Remote leak detection of gases such as the homonuclear molecules (N2, H2, etc.) and noble gases (He, Ar etc.) is still an issue for tunable laser spectroscopy (TLS) because these gases do not have infrared absorption bands. In order to detect a leak in air, the gas displacement of the ambient air is used as an indirect indication of the leak. So, the unique idea is to measure the reduced oxygen concentration by a standoff laser spectrometer at an emission wavelength of 761 nm. The advantage of oxygen as indicator gas is the stable concentration level with respect to low spatial and temporal fluctuations. The challenge of the standoff detection is to analyze the small relative transmission change for weak light intensity scattered by the background. Furthermore, a remote measurement technique for high-level oxygen concentration on ppm level resolution is demonstrated. Here the combination of a high performance distributed feedback laser at 761 nm and high end sophisticated electronics for driver and data acquisition is required and designed. With the direct absorption spectroscopy, the concentration change of 2000 ppm within a 1 cm plume size (10 ml/min flow, ambient room conditions) corresponds to a transmission change in order of 2E-4 has been resolved on a low absolute power level of few micro watts in 1m distance. The detection limit corresponds to a nitrogen leakage rate of 0.1mbar·l/s which is comparable to ordinary remote detection systems for methane leakages.
We present standoff detection of various explosives by backscattering spectroscopy, using a sensing system based on
mid-IR external-cavity quantum cascade lasers (EC-QCL) with a broad tunable range of about 300 cm-1. Traces of TNT
(trinitrotoluene), PETN (pentaerythritol tetranitrate) and RDX (cyclotrimethylenetrinitramine) as well as different nonhazardous
substances were investigated by illuminating them with the EC-QC laser and collecting the diffusely
backscattered light. Tuning the EC-QCL across the characteristic absorption spectra enables us to detect and identify the
explosives against a background of non-hazardous materials.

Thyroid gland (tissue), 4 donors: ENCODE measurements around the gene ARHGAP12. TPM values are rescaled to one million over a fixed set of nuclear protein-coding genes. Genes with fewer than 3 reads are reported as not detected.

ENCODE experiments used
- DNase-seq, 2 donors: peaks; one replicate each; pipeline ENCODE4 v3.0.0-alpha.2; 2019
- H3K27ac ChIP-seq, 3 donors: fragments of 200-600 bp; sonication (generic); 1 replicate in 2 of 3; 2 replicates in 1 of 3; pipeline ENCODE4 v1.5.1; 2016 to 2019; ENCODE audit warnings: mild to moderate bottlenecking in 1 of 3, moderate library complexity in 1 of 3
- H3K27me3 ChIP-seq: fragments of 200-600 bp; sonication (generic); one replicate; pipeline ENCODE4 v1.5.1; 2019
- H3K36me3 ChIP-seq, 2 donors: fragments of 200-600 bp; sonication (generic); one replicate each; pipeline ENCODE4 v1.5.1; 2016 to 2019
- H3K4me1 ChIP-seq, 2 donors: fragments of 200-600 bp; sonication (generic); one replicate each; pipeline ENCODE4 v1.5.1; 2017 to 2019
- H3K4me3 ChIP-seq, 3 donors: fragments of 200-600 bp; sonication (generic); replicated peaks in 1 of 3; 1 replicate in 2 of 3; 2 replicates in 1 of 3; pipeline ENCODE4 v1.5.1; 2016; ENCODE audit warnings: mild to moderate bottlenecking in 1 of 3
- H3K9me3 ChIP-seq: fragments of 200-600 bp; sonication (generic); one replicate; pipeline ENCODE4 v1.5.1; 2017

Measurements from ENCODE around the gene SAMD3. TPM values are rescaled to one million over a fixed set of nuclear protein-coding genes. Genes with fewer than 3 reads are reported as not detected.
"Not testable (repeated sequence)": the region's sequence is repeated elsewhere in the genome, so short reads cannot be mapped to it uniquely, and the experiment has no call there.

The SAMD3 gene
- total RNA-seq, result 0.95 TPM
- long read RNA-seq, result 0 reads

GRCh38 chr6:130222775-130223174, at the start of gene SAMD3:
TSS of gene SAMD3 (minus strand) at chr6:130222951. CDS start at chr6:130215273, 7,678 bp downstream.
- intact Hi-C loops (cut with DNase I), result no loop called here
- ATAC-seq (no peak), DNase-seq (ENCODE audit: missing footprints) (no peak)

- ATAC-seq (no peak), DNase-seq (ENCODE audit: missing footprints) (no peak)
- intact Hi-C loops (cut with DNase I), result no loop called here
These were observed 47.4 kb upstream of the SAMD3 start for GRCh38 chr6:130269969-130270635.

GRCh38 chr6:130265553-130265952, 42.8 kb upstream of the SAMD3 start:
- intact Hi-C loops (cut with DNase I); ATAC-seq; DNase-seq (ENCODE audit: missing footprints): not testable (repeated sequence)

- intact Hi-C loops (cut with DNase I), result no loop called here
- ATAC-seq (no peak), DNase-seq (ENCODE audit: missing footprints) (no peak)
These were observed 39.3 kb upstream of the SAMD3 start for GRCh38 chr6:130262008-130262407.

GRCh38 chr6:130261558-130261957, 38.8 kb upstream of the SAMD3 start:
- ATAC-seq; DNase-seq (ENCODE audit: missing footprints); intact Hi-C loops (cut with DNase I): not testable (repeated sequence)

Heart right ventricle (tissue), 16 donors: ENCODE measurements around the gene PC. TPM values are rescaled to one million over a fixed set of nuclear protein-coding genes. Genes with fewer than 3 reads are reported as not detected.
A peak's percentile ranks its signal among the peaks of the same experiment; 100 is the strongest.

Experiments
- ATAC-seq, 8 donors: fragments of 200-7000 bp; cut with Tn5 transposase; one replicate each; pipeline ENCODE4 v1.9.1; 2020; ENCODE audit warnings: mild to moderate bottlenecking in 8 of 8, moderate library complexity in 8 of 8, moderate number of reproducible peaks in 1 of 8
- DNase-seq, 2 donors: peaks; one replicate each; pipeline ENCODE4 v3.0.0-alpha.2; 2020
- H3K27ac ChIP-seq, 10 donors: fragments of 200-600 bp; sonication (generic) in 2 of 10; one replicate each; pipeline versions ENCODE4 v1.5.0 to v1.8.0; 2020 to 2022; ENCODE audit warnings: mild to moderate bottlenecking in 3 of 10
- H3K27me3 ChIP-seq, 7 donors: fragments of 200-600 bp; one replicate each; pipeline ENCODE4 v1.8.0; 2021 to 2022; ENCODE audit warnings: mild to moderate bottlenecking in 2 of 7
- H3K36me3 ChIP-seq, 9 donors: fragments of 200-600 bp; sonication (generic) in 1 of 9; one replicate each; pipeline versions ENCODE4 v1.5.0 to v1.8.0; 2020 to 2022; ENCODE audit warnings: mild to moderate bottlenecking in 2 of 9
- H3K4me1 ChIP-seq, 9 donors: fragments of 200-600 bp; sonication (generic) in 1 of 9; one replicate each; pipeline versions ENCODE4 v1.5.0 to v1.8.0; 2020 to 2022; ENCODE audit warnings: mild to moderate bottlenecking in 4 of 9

Infrared spectroscopy uses the characteristic absorption of the molecules in the mid infrared and allows the determination
of the gases and their concentration. Especially by the absorption at longer wavelengths between 8 μm and 12 μm, the so
called "fingerprint" region, the molecules can be measured with highest selectivity.
We present an infrared optical filter photometer for the analytical determination of trace gases in the air. The challenge in
developing the filter photometer was the construction of a multi-channel system using a novel filter wheel concept -
which acts as a chopper too- in order to measure simultaneously four gases: carbon monoxide, carbon dioxide, methane
and ammonia. The system consists of a broadband infrared emitter, a long path cell with 1.7m optical path length, a filter
wheel and analogue and digital signal processing.
Multi channel filter photometers normally need one filter and one detector per target gas. There are small detection units
with one, two or more detectors with integrated filters available on the market. One filter is normally used as reference at
a wavelength without any cross-sensitivities to possible interfering gases (e.g. at 3.95 μm is an "atmospheric window" -
a small spectral band without absorbing gases in the atmosphere). The advantage of a filter-wheel set-up is that a single
IR-detector can be used, which reduces the signal drift enormously. Pyroelectric and thermopile detectors are often
integrated in these kinds of spectrometers. For both detector types a modulation of the light is required and can be done -
without an additional chopper - with the filter wheel.
We present a system for the stand-off detection of solid explosive traces and precursors on surfaces. The system consists
of a widely tunable quantum cascade laser (QCL) and a thermal imaging camera. The external cavity quantum cascade
laser (EC-QCL) illuminates the surface of a distant object at different characteristic wavelengths. In synchronisation with
the camera a hyperspectral data cube of the backscattered radiation is generated allowing a multivariate analysis of the
scene. We demonstrate how multidimensional image processing is used in order to fast and sensitively detect traces of
hazardous substances such as trinitrotoluene (TNT) or pentaerythritol tetranitrate (PETN). The recognition algorithm is
developed to effectively suppress false alarms. Experiments are performed on real world like surfaces such as standard
car paint, synthetic cloth or jeans fabric.
Results on the detection of traces of trinitrotoluene (TNT) on different substrate-materials like Aluminum and
standard car paint are presented. We investigated different samples with a movable imaging standoff detection
system at angles of incidence far away from specular reflection. The samples were illuminated with a tunable
mid-infrared external-cavity quantum cascade laser. For collection of the diffusely backscattered light a highperformance
infrared imager was used. Trace concentrations of TNT corresponding to fingerprints on realworld-
substrates were detected, while false alarms of cross-contaminations were successfully suppressed.